Announced on January 5th, 2016 by a tearful Barack Obama, the White House's executive orders on firearms were hailed by the mainstream media (particularly in Europe) as a "solution" to America's "problem with guns".
It's actually adamant to whoever has read them and to whoever knows the American system how said orders are not much more than a publicity stunt, with little real-life effect − particularly given how the right to keep and bear arms is clearly enshrined in the U.S. Constitution and how the way U.S. gun laws are written leaves too little in the way of leeway for executive interpretation.
By any means, less than twenty-four hours later, the National Shooting Sports Foundation − the trade association for the firearms and ammunition industry of America − issued a commentary on said executive orders, as follows.
We all share the goal of reducing the intentional misuse of guns and enhancing the safety of our communities. As the trade association for the firearms and ammunition industry, the National Shooting Sports Foundation (NSSF) will carefully review all aspects of the executive actions that President Obama announced today. Much remains to be spelled out. In the interim we have some initial reactions:
- We support further resources being allocated to staffing and increasing operational hours for the FBI’s National Instant Criminal Background Check System (NICS) to make the system more efficient and responsive.
- We represent Federal Firearms Licensees (FFLs). The criteria for what will constitute being “engaged in the business” going forward needs considerable clarification and raises questions about enforceability.
- The number of firearms lost or stolen while in transit to or from FFLs is less than 0.15 percent of the number manufactured and imported in a given year. In these rare occurrences, FFLs already actively participate in ATF’s long-standing voluntary reporting program and FFLs and common carriers work closely with ATF to investigate them. Proposals to make a shipping FFL responsible for tracking and reporting firearms no longer in their inventories, after the legal title has been transferred to the purchaser, are misdirected, as the receiving FFL is in the best position to know if it receives its shipment.
- We have long called for the effective enforcement of the numerous laws already on the books regarding the criminal misuse of firearms and would encourage the administration to carry through on this directive.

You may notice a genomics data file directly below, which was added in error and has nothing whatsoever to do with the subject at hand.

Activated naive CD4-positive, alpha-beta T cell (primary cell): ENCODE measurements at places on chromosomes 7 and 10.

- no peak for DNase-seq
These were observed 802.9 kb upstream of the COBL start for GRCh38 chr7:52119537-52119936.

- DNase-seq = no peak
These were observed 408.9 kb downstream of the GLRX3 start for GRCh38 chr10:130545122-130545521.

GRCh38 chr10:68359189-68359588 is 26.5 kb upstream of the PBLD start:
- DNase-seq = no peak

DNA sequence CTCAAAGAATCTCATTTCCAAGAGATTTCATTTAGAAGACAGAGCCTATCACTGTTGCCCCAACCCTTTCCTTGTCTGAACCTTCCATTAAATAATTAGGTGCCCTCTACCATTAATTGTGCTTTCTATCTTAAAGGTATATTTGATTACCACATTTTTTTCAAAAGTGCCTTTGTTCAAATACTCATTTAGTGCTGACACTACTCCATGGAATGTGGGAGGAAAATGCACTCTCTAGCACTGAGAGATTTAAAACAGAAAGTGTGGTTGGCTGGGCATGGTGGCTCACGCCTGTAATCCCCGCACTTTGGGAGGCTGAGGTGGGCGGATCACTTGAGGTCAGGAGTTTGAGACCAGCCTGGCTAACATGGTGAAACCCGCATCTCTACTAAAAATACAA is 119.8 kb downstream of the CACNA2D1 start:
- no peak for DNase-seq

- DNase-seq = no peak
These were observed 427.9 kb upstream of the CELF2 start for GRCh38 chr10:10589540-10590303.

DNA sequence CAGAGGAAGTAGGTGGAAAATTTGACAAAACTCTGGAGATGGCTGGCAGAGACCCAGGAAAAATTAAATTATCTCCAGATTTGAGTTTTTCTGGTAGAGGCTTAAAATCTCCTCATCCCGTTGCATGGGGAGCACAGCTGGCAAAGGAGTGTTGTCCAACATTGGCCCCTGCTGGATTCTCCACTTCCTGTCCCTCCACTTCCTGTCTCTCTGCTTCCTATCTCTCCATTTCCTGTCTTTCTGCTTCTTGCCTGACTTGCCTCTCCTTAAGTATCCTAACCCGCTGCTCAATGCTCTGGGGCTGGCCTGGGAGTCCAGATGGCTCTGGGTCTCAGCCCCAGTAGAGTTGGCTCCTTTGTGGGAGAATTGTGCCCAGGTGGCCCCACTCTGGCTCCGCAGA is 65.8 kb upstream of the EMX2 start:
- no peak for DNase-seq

- NSSF has been working actively since early 2013 through our FixNICS initiative to encourage states to report all appropriate adjudicated mental health records to NICS and has succeeded in getting legislation passed in more than a dozen states. We welcome the administration’s attention to this issue.
- With regard to the development of “smart-gun” technology, the industry has never opposed its development. How additional government research into this technology would advance it is unclear. Law enforcement agencies and consumers themselves will have to make the determination whether acquisition of firearms with this technology “would be consistent with operational needs,” as the White House itself states. We would continue to oppose mandates for this technology, particularly since there are well proven existing methods to secure firearms, and firearms accidents are at historic low levels.
NSSF will have additional responses in the days, weeks and months ahead, especially as federal departments and agencies begin the work of carrying out the executive orders.
The executive orders − also commented by the NRA and JPFO − came as the State of Texas enacted its new carry laws, becoming the forty-fifth U.S. State to allow open carry of defensive firearms.
Denounced by the European mainstream media as a "Far West" law, the new Texas open carry law is all but that.
Starting 2016, law-abiding Texas citizens holding a valid concealed carry license (which is granted only after an extensive background check and a course that includes a shooting class and test) will be free to decide whether they want to carry their legally-owned defensive pistol open or concealed.
The State of Texas is one of the hottest in the United States, and wearing long clothes to conceal a lawfully-carried defensive weapon can be very uncomfortable, but this is not the main reason why Texans hailed the new open carry law. Simply put, law-abiding Texans were sick and tired to have to hide their exercise of a constitutional right − and open carry is considered as the quintessence of the right to bear arms.
This just goes to show how hard will it be to anybody to trick Americans into accepting any limitation to what they see as the right that keeps all other rights safe from tyranny.
In the meanwhile, on the other side of the world, while the European Union plans a massive gun ban attempt, the German city of Cologne was shocked by a wave of over ninety sexual aggressions during the New Year's eve; and while the President of the United States cried in front of the cameras for how America has "too many" guns and "too easily" accessible by the "wrong" people, North Korea tested its first H-bomb.
Our suggestion to President Obama and to the European Commission is to stop attepting to impose limitations on the purchase, ownership and carry of the most effective tools of self-defense, and to shift their attention to much more pressing national and international security issues. As long as lawmakers will focus on depriving law-abiding citizens of their rights, it should not come as a surprise if more and more citizens will decide that they don't feel safe without a firearm.